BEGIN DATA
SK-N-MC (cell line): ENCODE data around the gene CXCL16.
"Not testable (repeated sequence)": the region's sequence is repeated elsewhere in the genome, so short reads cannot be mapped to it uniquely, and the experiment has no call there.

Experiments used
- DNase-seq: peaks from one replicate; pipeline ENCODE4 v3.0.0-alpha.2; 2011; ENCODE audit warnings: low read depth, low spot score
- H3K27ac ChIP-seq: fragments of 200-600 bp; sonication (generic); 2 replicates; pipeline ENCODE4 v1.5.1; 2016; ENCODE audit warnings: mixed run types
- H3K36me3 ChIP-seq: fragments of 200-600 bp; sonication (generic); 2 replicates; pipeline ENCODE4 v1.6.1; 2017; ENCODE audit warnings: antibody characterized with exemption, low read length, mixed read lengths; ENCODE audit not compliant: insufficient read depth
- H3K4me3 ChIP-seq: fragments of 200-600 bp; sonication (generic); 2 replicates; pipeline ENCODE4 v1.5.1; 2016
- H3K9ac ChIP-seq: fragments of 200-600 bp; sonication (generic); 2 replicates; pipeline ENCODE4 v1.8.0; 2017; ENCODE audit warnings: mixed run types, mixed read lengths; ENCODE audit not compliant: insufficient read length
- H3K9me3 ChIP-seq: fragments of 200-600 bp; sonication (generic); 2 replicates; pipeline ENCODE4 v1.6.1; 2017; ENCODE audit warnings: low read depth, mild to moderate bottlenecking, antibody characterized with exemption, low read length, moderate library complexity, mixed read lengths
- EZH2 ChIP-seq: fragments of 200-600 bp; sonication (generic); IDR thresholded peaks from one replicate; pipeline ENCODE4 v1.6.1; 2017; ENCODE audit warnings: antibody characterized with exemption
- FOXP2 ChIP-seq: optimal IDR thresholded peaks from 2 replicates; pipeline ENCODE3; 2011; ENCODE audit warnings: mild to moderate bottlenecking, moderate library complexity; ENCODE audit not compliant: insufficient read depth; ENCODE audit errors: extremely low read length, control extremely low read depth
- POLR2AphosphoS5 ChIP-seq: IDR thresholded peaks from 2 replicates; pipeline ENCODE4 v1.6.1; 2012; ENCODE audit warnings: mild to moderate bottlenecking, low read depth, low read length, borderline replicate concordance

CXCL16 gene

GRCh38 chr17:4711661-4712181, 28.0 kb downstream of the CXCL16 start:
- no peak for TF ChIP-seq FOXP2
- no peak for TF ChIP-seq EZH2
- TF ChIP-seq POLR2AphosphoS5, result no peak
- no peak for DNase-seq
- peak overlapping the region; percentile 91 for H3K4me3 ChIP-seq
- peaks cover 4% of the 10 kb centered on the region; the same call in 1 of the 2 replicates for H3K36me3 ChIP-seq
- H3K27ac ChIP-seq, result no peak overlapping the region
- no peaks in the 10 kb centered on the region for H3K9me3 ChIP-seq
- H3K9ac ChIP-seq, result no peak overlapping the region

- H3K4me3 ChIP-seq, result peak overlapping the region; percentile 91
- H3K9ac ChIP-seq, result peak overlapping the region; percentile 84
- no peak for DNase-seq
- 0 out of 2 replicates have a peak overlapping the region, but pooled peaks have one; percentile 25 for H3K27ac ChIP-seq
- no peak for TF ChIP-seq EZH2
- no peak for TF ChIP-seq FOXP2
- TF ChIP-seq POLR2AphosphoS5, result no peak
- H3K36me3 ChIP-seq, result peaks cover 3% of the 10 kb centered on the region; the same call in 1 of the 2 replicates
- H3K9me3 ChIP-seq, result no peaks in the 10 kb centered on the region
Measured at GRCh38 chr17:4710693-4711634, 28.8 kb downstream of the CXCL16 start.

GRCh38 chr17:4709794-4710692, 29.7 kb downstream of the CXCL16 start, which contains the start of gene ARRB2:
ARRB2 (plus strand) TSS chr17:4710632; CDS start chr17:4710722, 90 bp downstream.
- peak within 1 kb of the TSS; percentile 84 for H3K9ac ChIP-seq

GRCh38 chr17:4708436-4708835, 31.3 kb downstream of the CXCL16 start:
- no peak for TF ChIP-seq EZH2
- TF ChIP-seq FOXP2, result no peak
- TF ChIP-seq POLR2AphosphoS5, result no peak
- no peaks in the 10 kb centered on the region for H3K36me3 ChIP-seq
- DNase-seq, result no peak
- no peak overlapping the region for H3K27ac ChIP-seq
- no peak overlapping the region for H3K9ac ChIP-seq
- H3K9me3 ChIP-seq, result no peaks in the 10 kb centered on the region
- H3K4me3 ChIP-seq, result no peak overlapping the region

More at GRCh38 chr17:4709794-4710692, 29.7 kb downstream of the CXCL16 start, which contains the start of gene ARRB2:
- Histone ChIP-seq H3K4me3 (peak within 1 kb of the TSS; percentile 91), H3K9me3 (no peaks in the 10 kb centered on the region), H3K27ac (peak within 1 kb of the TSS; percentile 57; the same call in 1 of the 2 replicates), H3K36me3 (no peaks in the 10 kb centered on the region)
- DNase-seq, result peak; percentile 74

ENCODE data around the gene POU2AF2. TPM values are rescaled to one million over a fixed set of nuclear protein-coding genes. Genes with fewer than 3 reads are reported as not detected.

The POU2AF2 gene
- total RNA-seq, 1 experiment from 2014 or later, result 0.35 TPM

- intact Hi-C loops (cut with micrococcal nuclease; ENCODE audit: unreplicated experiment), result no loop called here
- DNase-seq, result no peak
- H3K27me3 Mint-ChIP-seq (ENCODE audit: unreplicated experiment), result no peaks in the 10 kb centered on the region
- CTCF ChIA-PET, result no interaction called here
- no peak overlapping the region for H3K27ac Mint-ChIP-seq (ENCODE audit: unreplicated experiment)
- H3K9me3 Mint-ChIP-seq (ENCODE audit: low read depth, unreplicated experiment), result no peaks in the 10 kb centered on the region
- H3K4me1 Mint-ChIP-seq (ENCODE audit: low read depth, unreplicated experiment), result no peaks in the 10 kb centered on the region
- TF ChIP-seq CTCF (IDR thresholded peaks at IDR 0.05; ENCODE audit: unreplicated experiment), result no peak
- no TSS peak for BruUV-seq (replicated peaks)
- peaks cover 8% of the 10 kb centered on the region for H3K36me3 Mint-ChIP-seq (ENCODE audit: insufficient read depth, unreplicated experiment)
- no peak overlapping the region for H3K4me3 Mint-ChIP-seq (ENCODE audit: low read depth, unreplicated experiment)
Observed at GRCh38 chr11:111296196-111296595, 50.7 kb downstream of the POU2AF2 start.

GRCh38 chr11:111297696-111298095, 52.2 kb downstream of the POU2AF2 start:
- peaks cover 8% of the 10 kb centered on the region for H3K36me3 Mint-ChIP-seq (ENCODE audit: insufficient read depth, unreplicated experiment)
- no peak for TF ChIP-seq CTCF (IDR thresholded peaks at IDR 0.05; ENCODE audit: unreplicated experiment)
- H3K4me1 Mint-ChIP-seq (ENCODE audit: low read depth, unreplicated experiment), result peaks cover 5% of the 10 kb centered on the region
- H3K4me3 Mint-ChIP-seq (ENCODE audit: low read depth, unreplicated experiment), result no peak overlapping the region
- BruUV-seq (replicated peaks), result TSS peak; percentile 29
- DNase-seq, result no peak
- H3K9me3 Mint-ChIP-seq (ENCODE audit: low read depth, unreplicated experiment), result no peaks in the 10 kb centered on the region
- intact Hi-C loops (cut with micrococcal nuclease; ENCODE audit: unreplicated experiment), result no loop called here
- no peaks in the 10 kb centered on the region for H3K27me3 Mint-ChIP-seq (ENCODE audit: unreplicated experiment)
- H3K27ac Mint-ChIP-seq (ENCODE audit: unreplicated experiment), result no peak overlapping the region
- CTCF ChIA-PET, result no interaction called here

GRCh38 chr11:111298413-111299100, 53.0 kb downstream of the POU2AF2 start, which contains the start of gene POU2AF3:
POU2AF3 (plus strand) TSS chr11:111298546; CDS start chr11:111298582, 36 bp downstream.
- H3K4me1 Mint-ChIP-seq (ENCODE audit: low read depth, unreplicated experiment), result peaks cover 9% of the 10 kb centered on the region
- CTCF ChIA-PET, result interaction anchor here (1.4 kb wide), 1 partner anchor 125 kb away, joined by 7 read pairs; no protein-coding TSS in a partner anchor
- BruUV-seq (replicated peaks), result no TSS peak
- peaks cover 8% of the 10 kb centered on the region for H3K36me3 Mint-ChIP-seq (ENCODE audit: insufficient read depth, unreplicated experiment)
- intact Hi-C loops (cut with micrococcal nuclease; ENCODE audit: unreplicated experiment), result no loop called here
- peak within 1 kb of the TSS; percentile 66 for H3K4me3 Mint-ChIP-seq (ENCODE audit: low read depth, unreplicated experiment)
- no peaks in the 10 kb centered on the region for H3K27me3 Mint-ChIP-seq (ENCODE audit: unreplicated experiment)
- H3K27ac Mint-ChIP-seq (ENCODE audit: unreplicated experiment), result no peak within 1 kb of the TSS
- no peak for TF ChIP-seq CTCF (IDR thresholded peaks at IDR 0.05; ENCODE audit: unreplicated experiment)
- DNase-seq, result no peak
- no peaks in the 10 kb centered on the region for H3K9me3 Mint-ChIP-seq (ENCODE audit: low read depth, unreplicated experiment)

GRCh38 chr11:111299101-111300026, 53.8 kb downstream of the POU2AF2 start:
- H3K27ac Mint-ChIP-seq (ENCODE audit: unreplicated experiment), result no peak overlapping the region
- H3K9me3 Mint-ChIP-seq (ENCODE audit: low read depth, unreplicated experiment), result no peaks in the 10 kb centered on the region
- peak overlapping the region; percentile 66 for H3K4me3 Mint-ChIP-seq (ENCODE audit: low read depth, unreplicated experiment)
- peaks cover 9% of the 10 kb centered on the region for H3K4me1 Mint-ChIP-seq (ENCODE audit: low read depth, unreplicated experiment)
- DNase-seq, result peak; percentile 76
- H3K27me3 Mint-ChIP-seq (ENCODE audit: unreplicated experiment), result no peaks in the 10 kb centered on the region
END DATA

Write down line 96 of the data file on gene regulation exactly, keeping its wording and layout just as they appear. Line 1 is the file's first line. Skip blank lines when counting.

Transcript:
- H3K27me3 Mint-ChIP-seq (ENCODE audit: unreplicated experiment), result no peaks in the 10 kb centered on the region